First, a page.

This study examined disciplinary exclusion data from 77 schools implementing school-wide positive behavior support (SWPBS). The authors examined (a) patterns of exclusion in schools implementing SWPBS; (b) associations between decreased exclusions and SWPBS implementation at the whole school level, the classroom level, the nonclassroom level, and the individual student level; (c) the extent to which students from varying ethnicities were equitably represented in overall exclusions as well as long-term exclusions; and (d) the extent to which students with a disability from varying ethnicities were equitably represented in long-term exclusions. Whereas SWPBS implementation in the classroom appeared to be associated with decreased exclusions in elementary schools, SWPBS implementation in nonclassroom settings appeared to be associated with decreased exclusions in high schools. Although overall exclusions decreased, White students appeared to benefit most from this decrease, whereas African American students remained overrepresented in exclusions, in particular long-term exclusions. Small sample sizes limited generalizability of outcomes.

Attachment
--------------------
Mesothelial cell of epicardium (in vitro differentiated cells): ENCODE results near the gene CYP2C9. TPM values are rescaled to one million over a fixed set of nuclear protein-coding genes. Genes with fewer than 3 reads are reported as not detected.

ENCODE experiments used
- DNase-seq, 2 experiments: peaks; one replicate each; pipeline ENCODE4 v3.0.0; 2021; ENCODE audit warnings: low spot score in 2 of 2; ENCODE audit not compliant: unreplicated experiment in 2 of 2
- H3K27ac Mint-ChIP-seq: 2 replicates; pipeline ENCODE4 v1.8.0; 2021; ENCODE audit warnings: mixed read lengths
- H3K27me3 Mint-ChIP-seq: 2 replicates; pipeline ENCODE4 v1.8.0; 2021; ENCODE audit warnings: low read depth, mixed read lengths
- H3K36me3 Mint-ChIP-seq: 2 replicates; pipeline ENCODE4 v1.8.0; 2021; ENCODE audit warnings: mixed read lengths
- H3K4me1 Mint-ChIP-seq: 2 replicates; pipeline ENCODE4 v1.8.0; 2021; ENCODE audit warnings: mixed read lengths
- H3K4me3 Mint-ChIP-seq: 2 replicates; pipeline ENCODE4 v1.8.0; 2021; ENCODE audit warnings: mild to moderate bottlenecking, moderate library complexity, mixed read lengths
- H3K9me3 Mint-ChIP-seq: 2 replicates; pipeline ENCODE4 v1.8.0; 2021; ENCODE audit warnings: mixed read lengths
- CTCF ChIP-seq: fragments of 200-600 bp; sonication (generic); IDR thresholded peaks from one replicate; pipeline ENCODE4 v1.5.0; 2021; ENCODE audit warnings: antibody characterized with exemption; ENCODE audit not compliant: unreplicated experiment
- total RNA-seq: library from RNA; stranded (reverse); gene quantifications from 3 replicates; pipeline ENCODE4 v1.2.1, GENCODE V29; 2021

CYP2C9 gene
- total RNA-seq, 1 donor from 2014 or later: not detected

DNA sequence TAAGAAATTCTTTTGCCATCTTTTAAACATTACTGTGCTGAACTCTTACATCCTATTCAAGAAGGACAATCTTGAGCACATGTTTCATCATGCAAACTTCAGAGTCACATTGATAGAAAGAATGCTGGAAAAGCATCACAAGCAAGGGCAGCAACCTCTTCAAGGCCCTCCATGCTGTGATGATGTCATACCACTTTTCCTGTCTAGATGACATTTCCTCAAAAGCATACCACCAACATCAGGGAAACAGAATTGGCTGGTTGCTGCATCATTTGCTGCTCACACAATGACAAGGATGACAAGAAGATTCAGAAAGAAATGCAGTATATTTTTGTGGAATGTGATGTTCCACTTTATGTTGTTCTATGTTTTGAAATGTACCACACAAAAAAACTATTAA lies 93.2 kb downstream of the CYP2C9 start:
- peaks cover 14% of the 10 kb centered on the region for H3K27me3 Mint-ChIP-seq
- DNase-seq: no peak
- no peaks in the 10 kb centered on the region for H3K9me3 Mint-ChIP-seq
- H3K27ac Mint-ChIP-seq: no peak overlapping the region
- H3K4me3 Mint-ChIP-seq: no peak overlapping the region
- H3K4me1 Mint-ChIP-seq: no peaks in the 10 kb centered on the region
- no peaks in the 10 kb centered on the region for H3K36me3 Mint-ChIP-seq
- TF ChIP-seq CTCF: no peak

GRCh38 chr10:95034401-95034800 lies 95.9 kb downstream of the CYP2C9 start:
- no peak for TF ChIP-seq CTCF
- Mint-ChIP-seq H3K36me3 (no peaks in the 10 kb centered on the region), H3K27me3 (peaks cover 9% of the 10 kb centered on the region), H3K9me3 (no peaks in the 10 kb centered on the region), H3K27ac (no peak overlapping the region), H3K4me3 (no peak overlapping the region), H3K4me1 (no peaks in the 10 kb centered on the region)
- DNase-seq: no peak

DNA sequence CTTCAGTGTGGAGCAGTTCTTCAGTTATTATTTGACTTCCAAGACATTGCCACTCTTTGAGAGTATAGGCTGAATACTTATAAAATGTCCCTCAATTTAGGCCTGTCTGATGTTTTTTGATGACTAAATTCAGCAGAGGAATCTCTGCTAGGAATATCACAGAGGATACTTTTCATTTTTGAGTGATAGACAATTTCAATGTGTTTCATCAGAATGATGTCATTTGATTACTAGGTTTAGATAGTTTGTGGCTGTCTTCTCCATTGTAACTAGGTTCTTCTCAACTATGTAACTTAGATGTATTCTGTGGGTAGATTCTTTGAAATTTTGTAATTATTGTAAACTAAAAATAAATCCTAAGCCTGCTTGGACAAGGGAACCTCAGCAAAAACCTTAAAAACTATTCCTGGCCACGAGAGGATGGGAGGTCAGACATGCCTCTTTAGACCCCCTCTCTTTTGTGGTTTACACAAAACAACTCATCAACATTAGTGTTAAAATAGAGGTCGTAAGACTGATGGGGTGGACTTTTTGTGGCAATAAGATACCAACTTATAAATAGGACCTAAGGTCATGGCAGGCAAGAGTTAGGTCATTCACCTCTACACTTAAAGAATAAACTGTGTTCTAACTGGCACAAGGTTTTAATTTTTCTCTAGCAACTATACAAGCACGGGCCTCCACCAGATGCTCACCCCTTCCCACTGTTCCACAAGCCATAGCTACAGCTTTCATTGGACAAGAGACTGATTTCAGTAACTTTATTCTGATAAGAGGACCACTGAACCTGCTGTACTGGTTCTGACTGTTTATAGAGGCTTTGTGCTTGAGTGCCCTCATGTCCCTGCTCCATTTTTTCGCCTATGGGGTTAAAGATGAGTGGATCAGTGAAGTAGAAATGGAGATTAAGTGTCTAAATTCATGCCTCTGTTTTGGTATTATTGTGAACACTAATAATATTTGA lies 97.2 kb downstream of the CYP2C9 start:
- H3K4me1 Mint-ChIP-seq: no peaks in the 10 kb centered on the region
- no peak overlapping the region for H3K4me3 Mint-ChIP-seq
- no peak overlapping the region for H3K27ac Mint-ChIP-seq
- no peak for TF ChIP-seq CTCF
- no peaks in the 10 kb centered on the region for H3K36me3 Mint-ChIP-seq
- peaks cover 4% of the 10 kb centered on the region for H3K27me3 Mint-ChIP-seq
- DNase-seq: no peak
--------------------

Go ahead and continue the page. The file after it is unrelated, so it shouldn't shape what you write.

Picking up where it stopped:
The Child Behavior Checklist (Achenbach, 1991) was used to obtain data on 1,120 Flemish and 1,122 Dutch children, ages 6 to 12 years. These data were analyzed in a cross-national comparison. Several small differences between nationalities were found for competence: Dutch children scored significantly higher on the Activities scale, whereas Flemish children scored significantly higher on the School scale. There were considerable similarities between the two samples for problem behavior. No differences between Flemish and Dutch children were found on total problem scores. Cross-national differences on problem items were smaller and less numerous than differences for sex, age, or socioeconomic status. Although the Flemish and the Dutch societies have very strong affinities, some unusual differences in problem behavior and competence between children of the two societies are noted. This cross-national comparison contributed to the research on standardized assessment procedures of behavioral and emotional problems in children.